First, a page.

In the 1920s there were over 80,000 geisha in Japan. In 1944, all geisha districts were shut because of World War Two, and geisha, like everyone else, had to help out with the war; in Tokyo alone, close to 9,000 geisha were still entertaining guests before they were told they could not work as geisha anymore.[11]:98 After the war, geisha districts opened up again on 25 October 1945. By 1967, there were nearly 5,000 geisha in Tokyo again.[11]:187

Today, there are far fewer geisha. The exact number of geisha working today is not known, but it is estimated to be around 1,000 to 2,000.[8]

Geisha in the 21st centuryEdit

Geisha today live and work throughout Japan, in different geisha districts (hanamachi) that have their own traditions of arts, training and clothing. The most well known geisha live in Kyoto, where there are five geisha districts, and the most famous geisha district in Kyoto is Gion Kobu, which is sometimes just called Gion. There are also lots of geisha in Tokyo, and in towns with hot springs in them, like the town of Atami. In some places in Japan, people have decided to bring back the geisha districts that had no geisha in them for decades.

Many geisha houses and districts now use social media to advertise their work, and geisha do not need to be born into a geisha district to work there. Some geisha districts put on events to attract tourists; in Kyoto, places like Gion Corner put on dances performed by maiko that anyone can go and watch.

People can also pay to dress up like geisha or maiko for the day. Being dressed up as a geisha or maiko is known as henshin. Some dress-up services, like those in Kyoto, allow you to walk around the city for the day in dress-up. However, they will not dress someone completely accurately, so that real geisha and maiko cannot be confused with people in costumes. If someone wearing henshin wants to be dressed the exact same as a geisha or maiko, they cannot walk around outside. Most, if not all, henshin services will take photographs of someone in dress-up for them to keep. Real geisha do not have the time to take pictures with tourists, so most women dressed as geisha or maiko who appear on the photos of tourists are in fact people in henshin.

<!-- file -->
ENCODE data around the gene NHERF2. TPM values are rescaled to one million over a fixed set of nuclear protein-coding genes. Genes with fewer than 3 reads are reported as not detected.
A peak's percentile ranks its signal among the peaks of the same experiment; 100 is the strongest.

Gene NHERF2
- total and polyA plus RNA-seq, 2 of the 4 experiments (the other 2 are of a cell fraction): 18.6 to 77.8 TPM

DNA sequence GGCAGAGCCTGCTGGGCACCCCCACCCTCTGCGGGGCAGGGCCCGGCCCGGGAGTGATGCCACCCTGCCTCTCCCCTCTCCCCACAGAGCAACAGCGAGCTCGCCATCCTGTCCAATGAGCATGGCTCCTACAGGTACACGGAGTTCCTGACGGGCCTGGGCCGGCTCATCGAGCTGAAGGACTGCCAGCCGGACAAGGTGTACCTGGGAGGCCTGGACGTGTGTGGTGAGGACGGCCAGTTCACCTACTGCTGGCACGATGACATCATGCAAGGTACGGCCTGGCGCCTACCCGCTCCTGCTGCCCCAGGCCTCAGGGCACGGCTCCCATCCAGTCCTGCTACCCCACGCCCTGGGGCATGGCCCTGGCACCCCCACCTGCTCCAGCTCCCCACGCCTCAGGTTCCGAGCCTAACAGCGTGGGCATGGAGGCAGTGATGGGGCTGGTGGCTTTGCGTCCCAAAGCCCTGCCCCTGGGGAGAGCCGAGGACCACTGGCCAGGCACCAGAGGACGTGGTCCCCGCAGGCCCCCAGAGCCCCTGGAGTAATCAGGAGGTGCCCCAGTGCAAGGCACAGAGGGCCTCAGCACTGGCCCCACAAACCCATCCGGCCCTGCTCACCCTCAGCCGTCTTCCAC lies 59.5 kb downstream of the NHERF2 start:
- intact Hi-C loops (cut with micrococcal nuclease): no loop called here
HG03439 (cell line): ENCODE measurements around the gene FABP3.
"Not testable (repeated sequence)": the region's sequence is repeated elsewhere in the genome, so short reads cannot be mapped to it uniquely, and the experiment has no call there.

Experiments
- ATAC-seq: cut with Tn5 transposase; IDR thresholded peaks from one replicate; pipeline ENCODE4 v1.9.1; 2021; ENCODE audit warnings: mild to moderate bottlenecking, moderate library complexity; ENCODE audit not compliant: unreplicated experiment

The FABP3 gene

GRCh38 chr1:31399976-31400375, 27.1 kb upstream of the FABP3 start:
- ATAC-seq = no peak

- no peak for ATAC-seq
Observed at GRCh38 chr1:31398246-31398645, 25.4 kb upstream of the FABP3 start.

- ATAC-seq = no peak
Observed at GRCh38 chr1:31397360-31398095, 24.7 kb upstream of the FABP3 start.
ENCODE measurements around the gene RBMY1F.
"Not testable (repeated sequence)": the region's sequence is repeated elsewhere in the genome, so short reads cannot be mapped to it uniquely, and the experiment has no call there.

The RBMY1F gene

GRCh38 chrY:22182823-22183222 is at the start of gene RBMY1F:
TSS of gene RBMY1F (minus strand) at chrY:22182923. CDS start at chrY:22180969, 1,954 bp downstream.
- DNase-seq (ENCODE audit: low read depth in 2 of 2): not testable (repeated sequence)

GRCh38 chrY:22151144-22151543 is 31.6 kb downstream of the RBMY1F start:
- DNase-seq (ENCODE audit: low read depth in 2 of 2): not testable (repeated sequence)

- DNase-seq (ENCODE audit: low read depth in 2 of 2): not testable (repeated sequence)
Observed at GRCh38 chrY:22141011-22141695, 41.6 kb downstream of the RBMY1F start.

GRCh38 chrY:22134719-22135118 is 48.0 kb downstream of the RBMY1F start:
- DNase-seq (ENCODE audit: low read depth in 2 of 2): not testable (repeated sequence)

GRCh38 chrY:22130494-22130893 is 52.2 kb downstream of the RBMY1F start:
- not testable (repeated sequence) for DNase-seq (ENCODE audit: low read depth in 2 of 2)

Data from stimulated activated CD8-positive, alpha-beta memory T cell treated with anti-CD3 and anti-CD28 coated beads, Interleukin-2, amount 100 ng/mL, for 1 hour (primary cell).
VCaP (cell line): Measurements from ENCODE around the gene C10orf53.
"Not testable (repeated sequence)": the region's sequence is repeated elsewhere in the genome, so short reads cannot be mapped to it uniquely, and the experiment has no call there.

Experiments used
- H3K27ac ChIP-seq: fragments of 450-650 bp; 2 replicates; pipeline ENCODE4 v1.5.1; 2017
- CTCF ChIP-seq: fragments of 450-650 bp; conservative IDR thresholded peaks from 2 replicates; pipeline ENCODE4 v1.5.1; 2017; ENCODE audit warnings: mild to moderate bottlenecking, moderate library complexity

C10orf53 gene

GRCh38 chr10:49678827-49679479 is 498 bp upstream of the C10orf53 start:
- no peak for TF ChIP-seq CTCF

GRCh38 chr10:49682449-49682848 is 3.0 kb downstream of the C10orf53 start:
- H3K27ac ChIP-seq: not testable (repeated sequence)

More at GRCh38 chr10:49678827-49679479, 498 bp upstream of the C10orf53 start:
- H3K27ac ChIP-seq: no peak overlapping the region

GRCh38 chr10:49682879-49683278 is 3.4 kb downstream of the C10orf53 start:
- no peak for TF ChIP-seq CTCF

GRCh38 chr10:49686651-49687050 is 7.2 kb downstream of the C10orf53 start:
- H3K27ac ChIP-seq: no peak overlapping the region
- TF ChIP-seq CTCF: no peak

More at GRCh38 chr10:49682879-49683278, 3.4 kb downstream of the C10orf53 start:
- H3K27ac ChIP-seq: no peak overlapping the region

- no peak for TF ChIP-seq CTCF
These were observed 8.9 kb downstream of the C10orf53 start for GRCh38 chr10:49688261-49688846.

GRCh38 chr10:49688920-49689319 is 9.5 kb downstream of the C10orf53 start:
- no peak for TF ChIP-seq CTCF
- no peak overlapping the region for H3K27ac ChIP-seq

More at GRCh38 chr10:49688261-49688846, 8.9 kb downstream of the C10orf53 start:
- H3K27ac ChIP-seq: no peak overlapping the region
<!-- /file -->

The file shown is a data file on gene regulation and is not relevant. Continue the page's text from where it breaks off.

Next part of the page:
Young women who wish to become geisha now usually begin their training after finishing junior high school, or even high school or college. Many women begin their careers as adults. Geisha still study traditional musical instruments like the shamisen, the shakuhachi (bamboo flute), and drums, as well as traditional songs, Japanese traditional dance, tea ceremony, literature and poetry. By watching other geisha, apprentices also become skilled in the difficult traditions of dressing, make-up, and in dealing with clients.